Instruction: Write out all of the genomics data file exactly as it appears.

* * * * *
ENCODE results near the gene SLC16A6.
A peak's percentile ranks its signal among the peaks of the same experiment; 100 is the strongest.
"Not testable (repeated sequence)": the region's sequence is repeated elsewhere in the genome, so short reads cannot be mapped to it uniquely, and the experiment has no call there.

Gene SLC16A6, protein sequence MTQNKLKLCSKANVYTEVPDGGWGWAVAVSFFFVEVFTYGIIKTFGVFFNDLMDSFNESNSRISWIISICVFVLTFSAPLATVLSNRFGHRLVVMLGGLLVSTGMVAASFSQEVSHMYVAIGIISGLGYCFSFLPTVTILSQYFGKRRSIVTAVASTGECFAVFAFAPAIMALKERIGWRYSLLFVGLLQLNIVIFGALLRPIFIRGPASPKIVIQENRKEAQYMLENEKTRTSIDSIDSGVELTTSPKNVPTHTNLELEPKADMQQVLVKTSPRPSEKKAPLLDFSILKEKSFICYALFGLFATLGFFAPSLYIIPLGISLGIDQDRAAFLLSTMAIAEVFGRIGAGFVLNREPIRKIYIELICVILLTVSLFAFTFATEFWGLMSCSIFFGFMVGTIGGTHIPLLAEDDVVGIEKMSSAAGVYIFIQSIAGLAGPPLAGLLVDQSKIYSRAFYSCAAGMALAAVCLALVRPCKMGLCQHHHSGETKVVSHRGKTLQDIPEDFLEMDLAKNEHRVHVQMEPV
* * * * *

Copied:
ENCODE results near the gene SLC16A6.
A peak's percentile ranks its signal among the peaks of the same experiment; 100 is the strongest.
"Not testable (repeated sequence)": the region's sequence is repeated elsewhere in the genome, so short reads cannot be mapped to it uniquely, and the experiment has no call there.

Gene SLC16A6, protein sequence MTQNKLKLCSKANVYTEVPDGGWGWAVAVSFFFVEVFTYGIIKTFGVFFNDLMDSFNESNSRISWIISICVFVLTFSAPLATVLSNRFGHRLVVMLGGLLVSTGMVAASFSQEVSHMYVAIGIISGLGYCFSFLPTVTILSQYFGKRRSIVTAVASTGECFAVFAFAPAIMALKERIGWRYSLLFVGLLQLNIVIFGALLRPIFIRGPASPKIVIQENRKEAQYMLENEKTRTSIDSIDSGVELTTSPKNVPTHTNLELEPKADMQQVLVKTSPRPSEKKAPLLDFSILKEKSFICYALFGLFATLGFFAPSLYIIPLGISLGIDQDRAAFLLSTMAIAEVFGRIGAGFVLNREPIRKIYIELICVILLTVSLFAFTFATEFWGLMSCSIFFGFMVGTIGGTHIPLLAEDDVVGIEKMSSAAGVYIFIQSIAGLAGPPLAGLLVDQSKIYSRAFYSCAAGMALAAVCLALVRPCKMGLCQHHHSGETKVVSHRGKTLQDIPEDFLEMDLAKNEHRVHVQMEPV